Soccer fans warned of tick danger at Euro 2008
By John Joseph
LONDON (Reuters) - If you are a soccer fan going to watch Euro 2008 it could be worth having a vaccination to prevent catching a little known, but potentially fatal illness that is spread by ticks, a leading scientist warned on Saturday.
In 2007, the number of tick-borne encephalitis (TBE) cases requiring hospital treatment in Europe rose 30 percent to 13,000, with evidence pointing to warmer temperatures caused by global warming helping to spread the disease.
Endemic in 27 countries across Europe, including joint Euro 2008 hosts Switzerland and Austria, TBE can lead to paralysis, coma and in 1 to 2 percent of cases, death.
Some 2 million foreign fans are expected to descend on Austria and Switzerland for the tournament running from June 7-29, with UEFA expecting around 6 million fans in total.
Based on those figures, Kunze estimates as many as 600 people could be in danger of catching TBE, with fans particularly at risk if they are camping or go hiking when they are not supporting their team.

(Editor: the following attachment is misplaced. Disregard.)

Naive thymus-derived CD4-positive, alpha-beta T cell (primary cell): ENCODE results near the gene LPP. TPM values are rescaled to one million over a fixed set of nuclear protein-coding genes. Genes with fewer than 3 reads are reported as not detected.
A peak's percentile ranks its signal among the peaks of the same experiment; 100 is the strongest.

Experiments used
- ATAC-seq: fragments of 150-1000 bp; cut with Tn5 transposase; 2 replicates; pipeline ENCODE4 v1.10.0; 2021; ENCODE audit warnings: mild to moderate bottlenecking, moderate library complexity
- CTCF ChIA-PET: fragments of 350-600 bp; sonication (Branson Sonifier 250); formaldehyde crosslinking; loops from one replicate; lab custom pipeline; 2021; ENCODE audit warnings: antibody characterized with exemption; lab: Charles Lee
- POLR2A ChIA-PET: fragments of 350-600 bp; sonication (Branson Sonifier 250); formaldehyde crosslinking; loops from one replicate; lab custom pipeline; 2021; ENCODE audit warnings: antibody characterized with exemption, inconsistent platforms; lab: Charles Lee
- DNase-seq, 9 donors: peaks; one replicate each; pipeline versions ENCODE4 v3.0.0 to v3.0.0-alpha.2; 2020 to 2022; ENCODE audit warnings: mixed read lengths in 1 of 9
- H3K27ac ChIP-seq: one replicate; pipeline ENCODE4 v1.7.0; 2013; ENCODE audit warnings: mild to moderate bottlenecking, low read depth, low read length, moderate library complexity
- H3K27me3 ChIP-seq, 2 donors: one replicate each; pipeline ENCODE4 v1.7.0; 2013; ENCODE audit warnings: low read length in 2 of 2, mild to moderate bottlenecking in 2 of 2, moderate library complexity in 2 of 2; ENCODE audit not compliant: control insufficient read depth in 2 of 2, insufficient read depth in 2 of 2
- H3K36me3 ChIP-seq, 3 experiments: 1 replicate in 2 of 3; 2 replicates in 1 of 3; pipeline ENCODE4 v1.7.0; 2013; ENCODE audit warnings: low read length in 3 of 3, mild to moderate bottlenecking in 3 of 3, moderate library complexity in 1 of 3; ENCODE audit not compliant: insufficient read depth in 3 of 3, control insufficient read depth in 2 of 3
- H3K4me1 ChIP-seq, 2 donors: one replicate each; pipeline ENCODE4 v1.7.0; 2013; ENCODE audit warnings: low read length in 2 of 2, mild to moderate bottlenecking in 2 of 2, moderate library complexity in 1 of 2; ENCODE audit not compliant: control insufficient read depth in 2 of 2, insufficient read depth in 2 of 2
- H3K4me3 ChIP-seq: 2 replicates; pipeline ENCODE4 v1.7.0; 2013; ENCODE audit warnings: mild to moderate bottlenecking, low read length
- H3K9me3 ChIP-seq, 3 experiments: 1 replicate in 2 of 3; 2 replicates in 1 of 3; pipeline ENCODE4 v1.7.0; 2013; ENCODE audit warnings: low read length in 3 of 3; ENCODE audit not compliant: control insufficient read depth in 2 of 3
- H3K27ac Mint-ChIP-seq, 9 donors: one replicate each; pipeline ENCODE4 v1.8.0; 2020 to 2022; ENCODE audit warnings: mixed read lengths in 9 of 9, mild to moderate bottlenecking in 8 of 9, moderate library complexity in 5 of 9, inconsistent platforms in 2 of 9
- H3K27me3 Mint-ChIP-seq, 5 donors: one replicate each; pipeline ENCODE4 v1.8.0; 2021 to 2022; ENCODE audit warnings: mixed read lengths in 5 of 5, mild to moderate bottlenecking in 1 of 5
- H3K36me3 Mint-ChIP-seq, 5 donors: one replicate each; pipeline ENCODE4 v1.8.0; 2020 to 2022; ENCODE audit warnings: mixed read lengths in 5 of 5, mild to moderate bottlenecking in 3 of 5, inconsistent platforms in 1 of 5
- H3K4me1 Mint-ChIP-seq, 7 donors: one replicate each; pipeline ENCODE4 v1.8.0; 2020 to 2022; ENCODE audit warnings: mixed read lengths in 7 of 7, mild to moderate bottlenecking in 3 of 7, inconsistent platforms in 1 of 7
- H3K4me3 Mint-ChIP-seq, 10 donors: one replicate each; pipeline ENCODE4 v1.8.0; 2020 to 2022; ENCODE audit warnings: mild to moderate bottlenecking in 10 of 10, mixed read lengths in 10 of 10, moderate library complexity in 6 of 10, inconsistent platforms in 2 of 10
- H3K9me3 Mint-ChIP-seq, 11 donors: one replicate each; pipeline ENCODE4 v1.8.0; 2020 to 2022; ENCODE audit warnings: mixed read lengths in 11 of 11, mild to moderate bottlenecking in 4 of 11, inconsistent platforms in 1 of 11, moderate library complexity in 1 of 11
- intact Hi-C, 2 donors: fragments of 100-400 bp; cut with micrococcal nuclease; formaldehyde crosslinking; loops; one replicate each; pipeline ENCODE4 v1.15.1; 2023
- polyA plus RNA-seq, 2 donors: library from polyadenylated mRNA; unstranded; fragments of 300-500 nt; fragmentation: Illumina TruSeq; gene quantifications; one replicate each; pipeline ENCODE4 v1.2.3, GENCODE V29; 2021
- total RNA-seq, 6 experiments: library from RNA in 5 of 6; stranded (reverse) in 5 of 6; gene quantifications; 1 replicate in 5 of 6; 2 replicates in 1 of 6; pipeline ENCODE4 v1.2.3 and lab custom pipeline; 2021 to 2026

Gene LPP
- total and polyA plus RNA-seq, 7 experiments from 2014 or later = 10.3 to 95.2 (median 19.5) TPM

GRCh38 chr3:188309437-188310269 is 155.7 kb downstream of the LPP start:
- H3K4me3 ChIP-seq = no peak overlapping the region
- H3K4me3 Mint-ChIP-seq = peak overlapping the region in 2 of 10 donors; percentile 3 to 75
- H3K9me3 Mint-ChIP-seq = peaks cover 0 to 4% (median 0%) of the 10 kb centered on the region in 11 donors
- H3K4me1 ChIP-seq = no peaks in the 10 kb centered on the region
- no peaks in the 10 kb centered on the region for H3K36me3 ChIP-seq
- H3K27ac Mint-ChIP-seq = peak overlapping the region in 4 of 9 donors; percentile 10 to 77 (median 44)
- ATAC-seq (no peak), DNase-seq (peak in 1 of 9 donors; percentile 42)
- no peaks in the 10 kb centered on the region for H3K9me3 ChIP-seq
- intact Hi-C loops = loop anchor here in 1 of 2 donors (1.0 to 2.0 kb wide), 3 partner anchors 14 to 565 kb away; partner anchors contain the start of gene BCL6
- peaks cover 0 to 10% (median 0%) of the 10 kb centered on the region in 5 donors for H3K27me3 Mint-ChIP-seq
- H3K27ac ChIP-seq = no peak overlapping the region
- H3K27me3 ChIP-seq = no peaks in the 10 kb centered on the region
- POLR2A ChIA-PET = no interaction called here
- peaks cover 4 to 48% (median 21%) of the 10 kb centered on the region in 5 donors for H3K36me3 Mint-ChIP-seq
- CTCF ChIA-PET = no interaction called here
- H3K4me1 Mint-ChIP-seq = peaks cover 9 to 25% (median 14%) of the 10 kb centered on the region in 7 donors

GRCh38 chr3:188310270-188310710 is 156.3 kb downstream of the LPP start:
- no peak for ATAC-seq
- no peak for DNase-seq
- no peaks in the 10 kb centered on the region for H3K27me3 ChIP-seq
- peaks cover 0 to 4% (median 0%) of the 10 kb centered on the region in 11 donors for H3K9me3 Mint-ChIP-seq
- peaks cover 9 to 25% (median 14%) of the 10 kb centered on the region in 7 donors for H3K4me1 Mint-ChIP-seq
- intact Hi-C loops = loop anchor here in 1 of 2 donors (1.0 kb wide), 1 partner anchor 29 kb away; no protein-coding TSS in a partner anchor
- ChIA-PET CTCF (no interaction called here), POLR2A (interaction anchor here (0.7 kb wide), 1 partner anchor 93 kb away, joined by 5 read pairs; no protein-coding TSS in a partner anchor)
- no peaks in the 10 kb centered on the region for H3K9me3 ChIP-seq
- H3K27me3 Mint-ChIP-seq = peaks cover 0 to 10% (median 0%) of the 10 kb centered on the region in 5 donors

"It might be more," Professor Michael Kunze, the head of the International Scientific Working Group on TBE, told Reuters in an interview. "If you don't know what you're looking for it's hard to recognize TBE as the symptoms are very flu-like.
"There is an awareness problem with TBE and we have to create awareness among doctors and among travelers. We can prevent TBE, but we cannot treat it.
After introducing a vaccination program in 1981 Austria reduced cases of TBE from 700 to under 70 a year.
Kunze, who said his research was not funded by the two vaccine manufacturers but that they had paid for him to attend conferences, advised travelers to consider having the vaccine, which has a protective effectiveness of about 99 percent.
(Editing by Alison Williams)